install coupling on new pump and install togeather then attach flex coupling to drive motor...

oil coming out of machine, pulley was throwing it everwhere

  • Customer: Thomas from Lee's Summit MO
  • Difficulty: A Bit Difficult
  • Time to Complete: 1- 2 hours
  • Tools Required: Socket set, Wrench set
  • 11 of 13 people found this instruction helpful
took motor lose and belt lose first, then took pulley off from the tub shaft, then made a big mistake, I took and pulled the lower shaft seal. lucky I had a pan to catch the oil about half a gallon. After that I could not find away to put oil in the gear box, so I took the drum out and that didn't work but it was a good thing I did because the inside drum was rusting so I spend money on the seal for nothing. Had to buy a new washer. If I ever did it again I would turn the whole washer up side down so the oil could not run out and I would put the oil in the hole where the seal was. lot of work for nothing.

Agitator coupling rubber separated from metal part

  • Customer: Arlene from Oak Ridge NC
  • Difficulty: Difficult
  • Time to Complete: More than 2 hours
  • Tools Required: Screw drivers, Socket set
  • 11 of 14 people found this instruction helpful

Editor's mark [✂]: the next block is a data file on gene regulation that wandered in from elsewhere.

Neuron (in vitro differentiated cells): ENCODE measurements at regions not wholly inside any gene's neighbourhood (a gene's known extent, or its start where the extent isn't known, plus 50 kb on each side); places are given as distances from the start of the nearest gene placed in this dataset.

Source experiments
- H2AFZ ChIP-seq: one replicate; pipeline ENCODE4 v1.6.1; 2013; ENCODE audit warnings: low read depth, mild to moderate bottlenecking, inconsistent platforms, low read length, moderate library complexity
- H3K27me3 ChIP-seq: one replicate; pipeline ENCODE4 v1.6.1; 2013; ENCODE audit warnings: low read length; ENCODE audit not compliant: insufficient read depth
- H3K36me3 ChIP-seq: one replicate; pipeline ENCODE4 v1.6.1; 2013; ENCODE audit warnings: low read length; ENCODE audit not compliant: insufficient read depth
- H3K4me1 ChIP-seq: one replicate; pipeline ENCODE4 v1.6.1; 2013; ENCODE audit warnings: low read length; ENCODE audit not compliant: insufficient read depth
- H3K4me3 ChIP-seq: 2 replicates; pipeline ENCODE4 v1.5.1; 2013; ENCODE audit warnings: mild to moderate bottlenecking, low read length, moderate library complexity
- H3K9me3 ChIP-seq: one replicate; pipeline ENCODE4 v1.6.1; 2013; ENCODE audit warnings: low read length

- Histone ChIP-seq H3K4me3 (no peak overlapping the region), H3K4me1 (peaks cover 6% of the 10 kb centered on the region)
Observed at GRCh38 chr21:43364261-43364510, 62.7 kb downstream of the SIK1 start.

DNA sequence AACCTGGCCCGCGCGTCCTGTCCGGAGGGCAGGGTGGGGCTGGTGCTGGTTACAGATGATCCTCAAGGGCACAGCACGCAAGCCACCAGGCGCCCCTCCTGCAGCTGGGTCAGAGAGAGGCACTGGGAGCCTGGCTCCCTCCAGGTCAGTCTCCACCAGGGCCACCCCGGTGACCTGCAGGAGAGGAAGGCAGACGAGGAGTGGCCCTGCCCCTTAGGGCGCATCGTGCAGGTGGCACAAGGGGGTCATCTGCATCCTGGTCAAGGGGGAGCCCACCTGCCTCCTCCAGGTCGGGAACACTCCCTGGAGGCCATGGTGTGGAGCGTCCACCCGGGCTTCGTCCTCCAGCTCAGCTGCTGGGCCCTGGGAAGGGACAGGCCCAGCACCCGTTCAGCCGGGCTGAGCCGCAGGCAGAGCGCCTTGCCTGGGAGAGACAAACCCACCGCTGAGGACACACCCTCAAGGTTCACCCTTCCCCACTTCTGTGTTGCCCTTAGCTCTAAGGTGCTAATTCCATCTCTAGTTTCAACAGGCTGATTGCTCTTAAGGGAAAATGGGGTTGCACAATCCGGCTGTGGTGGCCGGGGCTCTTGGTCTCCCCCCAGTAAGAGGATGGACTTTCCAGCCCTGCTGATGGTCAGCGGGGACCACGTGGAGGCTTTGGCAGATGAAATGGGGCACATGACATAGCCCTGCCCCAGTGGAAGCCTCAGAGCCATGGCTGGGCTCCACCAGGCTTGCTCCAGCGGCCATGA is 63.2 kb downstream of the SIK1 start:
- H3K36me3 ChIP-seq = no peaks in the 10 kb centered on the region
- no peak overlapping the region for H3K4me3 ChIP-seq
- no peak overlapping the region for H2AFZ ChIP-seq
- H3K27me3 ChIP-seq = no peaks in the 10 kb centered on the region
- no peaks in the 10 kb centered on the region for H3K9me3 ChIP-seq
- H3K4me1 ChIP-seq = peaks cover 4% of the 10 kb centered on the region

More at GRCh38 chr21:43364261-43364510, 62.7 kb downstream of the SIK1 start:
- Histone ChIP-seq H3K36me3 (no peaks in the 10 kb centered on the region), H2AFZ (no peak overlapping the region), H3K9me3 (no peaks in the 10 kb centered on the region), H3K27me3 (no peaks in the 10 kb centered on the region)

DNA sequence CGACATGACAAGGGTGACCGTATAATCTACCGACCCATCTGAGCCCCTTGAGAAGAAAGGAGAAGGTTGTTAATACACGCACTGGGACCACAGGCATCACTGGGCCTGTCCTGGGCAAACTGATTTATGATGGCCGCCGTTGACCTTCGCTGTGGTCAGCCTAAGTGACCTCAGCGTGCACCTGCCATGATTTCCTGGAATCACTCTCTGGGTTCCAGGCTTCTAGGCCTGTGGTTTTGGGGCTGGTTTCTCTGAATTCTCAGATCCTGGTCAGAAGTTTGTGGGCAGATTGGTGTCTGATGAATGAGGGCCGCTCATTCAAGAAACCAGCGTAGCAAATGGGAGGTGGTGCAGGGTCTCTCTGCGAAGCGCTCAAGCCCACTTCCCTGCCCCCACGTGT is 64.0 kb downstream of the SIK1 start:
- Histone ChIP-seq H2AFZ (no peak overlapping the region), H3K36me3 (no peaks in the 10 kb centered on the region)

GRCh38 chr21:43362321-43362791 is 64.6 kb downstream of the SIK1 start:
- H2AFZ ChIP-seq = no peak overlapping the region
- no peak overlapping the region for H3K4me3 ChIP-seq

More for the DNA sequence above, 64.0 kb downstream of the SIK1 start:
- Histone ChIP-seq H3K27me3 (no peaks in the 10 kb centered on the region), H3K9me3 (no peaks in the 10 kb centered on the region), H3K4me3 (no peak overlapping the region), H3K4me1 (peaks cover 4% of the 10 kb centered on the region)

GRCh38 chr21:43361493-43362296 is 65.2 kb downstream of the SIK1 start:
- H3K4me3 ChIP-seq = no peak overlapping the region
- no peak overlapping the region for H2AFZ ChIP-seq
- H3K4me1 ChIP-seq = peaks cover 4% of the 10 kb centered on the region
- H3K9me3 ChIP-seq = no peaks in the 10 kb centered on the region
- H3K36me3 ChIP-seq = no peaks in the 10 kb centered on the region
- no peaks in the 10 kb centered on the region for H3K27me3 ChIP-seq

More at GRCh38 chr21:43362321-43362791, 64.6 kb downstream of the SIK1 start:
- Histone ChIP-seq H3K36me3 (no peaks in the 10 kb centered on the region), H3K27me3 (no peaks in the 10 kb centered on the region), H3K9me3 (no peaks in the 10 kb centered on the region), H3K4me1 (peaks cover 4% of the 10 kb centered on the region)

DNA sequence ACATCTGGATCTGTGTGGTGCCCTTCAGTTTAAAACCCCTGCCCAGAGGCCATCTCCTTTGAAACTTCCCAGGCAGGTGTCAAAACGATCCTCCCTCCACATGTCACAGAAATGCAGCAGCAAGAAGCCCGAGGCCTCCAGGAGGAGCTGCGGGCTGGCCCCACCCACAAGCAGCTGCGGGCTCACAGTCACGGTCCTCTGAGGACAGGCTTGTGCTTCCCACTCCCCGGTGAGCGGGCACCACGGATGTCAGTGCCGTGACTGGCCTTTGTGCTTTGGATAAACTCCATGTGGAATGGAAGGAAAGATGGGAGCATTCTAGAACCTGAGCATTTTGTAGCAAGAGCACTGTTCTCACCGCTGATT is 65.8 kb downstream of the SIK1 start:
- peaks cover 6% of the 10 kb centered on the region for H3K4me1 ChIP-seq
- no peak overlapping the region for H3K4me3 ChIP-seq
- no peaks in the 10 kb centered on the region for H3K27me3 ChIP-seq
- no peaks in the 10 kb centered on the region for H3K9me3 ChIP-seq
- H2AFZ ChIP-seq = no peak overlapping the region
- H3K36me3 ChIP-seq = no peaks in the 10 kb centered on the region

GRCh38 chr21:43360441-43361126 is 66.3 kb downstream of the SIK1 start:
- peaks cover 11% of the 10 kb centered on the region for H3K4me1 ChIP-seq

In my case the rubber bonded to the agitator coupling had stuck inside the agitator cover (plastic part that comes in contact with clothes). The metal part with the splines could not be removed by gripping with pliers. A pulling tool needed to be used to remove the tool. I used a valve spring compressor tool for overhead cam engines, but any pulling type tool with a center bolt and jaws that will fit between the rubber seal and the bottom of the agitator coupling would work. After removing metal part of coupling from agitator shaft and cleaning up the rusted teeth on the agitator shaft that caused the difficult removal, I pried out the rubber part of the agitator coupling from the plastic agitator cover by inserting a screw driver from the top hole in the agitator cover and getting it under the rubber to separate the toothed parts of the rubber from the matching grooves and then pushed it out the bottom of the agitator coupling. Then came the difficult part of the project - inserting the new coupling. I found the instructions that came with the new part very unrealistic and was not able to simply wet the rubber on the new coupling after installing it on top of agitator shaft and then push it into the plastic agitator cover - it simply would not go down more than 1/8" in the cover. If you attempt to do this job using the method described in the instructions you will likely end up with a damaged agitator, or cover as you will likely resort to hammering the cover on which is not recommended because of shock to agitator teeth. In my solution this is where a long bolt, 2 large diameter washers that the bolt fit through, several nuts larger than the bolt diameter and finally a nut that fit the long bolt came into play. Using these parts and a socket set with several long socket extensions I used the bolt, washers and nuts to draw the agitator coupling into position in the plastic coupling. This worked extremely easily once all the parts were in the right place and put no stress on any of the parts being assembled. To do this, first I installed the new agitator coupling on the agitator shaft - making sure it would remove fairly easily before continuing, then I pushed the agitator cover over the agitator coupling as far as I could to get it connected well enough to the agitator coupling so that when I pulled the agitator cover back off the agitator shaft the coupling would come with it (still in place with the rubber teeth from the coupling started in the corresponding grooves on the inside of the cover). With the agitator cover removed I placed a washer that was wider than the top of the agitator cover onto the long bolt (the bolt must be about 8 inches long) and then passed the bolt through the hole in the top of the agitator cover, through the splined hole in the agitator coupling (the bolt must be small enough in diameter to fit through the agitator couping hole). With the bolt and washer pushed all the way down on top of the agitator cover I turned the cover over and placed it upside down on the floor so that the cover pushed down on the washer and bolt and held them in place. I then used an extracting tool (something with little claws that protrude or retract) to lower first another washer large enough in diameter to cover the diameter of the agitator coupling bottom and then several nuts larger than the bolt diameter onto the exposed end of the bolt that comes out on the other side of the agitator coupling inside the long narrow tube of the agitator cover. Once I had enough nuts in place to leave only enough threads on the bolt for the washer and nut that fit that bolt, I set the nut on the end of the bolt and used the correct sized socket with several long socket extensions attached to it to hand tighten the nut onto the end of the bolt. Then securing the head of the bolt with a wrench to keep the bolt from turning, I placed a socket wrench on the extensions and socket that covered the nut and then tightened th